• The injection moulded toe bumper does a good job of fending off toe strikes from rocks and other trail debris. Over the forefoot sits an anti-tear polyurethane coated mesh to keep the air flowing through the show without losing out on durability.
  • The inner side of the 2FO shoes is raised around the ankle to protect from crank rub or clipping the chainstays.
  • Inside the 2FO shoe, the Body Geometry foot beds ensure fit is spot on and comfortable.
  • Both shoes also receive a small elasticated lace tuck loop called the ‘Lacelock’ on the tongue to keep the laces stashed out of the way. As there’s no Velcro strap crossing the shoe, it was felt some kind of lace retention was a good move.

The small piece of elastic you can see poking through the laces is the ‘lacelock’. this neat little feature lets you stash you laces out of the way ... shift+r improves the quality of this image. shift+a improves the quality of all images on this page.: the small piece of elastic you can see poking through the laces is the ‘lacelock’. this neat little feature lets you stash you laces out of the way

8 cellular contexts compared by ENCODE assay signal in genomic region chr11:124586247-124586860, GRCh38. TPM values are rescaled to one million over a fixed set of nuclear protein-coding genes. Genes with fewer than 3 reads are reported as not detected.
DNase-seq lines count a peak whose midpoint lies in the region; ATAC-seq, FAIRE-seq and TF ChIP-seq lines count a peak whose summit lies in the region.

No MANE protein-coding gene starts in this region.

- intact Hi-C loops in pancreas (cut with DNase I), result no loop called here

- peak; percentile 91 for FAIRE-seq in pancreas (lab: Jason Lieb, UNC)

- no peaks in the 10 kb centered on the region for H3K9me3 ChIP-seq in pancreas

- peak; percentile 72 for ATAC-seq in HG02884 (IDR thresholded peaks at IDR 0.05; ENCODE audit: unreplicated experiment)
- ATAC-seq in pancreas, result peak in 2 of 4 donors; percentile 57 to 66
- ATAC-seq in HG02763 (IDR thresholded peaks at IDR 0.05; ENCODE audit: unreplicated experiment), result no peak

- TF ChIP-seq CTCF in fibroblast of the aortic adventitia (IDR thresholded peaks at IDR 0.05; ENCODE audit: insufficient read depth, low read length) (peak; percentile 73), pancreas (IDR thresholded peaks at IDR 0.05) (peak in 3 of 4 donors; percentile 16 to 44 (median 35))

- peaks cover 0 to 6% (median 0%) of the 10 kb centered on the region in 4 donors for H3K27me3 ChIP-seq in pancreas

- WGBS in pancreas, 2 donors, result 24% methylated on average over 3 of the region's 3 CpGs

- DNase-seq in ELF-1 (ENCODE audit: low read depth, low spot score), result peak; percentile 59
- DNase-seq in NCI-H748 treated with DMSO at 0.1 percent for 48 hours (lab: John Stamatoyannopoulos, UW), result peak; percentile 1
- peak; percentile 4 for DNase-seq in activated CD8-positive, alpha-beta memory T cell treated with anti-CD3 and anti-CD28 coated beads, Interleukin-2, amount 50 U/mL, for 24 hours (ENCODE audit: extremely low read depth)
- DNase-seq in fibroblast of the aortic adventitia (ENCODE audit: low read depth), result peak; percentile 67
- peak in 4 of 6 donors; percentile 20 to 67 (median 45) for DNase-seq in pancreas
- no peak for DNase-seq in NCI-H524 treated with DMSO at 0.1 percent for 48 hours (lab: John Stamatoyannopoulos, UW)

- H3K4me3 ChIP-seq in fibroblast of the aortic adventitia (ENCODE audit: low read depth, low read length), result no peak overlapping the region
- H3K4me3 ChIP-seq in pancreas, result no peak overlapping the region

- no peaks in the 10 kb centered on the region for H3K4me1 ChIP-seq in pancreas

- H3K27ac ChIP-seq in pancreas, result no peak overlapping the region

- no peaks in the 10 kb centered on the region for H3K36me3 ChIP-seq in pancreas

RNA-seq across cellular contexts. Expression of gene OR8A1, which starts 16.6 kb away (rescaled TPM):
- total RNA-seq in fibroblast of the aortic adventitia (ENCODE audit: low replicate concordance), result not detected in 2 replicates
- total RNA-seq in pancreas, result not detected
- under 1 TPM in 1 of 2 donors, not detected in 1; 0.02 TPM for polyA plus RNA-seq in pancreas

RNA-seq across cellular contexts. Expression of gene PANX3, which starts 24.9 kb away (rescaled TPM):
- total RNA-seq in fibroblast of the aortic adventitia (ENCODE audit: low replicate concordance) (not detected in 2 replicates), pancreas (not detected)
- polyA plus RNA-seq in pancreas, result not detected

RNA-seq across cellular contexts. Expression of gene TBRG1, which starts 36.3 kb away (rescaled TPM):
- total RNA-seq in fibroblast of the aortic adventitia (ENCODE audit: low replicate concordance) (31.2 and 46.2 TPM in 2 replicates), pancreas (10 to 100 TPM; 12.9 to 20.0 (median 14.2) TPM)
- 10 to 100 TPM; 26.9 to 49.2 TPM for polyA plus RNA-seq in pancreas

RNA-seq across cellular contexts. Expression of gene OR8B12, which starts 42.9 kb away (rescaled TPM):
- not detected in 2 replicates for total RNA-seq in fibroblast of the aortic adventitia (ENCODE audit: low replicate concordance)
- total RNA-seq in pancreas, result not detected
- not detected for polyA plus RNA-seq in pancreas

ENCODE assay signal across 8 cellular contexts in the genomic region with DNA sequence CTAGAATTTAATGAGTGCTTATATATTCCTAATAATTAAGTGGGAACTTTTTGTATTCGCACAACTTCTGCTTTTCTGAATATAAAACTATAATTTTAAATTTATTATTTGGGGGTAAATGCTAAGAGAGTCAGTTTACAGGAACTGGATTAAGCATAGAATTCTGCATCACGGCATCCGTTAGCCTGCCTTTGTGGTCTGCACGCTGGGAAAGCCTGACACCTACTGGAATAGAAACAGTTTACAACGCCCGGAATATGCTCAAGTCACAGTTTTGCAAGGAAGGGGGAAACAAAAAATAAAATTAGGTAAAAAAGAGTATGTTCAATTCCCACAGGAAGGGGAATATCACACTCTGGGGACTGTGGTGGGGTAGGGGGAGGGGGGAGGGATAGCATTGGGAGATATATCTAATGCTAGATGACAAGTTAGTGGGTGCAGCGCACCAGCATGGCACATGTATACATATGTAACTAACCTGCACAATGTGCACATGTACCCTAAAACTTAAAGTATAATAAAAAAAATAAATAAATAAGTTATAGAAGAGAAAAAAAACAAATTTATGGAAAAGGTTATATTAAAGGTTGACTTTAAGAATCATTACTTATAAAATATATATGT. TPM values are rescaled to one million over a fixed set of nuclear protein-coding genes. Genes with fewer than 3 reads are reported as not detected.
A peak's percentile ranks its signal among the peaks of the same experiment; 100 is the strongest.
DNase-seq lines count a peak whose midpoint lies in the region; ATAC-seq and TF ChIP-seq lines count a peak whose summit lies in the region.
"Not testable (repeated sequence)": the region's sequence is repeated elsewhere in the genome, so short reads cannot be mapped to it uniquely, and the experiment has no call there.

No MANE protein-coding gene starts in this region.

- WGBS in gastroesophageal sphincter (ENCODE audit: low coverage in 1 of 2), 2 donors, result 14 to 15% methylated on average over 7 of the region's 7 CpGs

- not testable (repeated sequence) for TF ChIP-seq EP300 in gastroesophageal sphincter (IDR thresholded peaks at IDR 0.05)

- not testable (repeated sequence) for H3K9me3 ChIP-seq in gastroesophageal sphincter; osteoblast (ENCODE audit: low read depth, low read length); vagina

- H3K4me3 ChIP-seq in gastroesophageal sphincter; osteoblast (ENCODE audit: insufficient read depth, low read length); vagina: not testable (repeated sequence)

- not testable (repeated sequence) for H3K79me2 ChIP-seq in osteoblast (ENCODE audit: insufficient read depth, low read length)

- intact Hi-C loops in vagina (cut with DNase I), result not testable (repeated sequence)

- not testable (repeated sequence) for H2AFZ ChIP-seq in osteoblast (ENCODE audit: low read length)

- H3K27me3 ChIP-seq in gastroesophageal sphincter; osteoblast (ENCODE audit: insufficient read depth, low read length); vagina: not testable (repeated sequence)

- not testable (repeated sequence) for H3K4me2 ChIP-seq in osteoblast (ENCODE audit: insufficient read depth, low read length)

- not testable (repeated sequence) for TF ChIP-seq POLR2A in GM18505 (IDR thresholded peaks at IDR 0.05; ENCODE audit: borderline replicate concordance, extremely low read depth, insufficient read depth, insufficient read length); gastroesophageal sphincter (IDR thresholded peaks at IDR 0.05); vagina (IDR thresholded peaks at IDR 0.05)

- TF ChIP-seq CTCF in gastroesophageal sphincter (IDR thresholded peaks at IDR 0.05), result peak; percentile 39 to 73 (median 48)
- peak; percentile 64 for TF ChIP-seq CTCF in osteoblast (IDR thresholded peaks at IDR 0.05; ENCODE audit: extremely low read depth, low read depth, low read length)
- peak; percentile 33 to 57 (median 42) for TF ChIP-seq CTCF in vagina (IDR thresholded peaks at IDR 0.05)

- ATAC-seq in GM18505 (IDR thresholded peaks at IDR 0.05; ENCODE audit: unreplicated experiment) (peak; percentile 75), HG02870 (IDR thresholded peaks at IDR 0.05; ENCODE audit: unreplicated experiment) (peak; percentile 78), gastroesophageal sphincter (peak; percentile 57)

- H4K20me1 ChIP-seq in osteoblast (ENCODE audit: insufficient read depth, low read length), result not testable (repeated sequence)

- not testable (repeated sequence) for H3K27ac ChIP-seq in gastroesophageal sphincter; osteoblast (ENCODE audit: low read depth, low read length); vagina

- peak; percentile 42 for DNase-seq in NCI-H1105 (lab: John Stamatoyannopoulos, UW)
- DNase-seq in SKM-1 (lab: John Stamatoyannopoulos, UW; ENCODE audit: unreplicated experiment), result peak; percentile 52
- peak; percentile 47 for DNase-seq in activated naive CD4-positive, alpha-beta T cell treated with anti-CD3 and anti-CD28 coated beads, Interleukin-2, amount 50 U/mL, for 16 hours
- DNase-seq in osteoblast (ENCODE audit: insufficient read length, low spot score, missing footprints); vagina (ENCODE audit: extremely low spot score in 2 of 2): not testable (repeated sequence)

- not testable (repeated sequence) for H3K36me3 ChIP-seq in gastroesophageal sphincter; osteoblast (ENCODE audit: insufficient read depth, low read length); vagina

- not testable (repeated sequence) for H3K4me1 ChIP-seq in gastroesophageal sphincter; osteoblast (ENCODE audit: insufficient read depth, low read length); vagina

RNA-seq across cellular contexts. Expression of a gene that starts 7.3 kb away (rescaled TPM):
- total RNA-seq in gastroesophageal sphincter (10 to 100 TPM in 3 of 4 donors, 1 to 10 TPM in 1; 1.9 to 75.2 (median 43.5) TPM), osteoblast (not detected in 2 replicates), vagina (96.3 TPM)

The small piece of elastic you can see poking through the laces is the ‘Lacelock’ – this neat little feature lets you stash you laces out of the way

2FO flat shoes

Specialized’s Matt Hunter was instrumental in the development of the new 2FO flat pedal shoe. The shoe gets a sole rubber compound focused on grip and durability, and featuring a tightly packed tread around the ‘pedal zone’ for a better connection with the pedal.

Alongside that ‘pedal zone’ tread on the flat pedal version of the 2FO’s is the more prominent, more widely spaced tread around the toe and heel area to help boost traction when walking sections of trail of the bike. The tread pattern is actually angled in a bid to boost pin-to-sole traction when the riding with your heels dropped.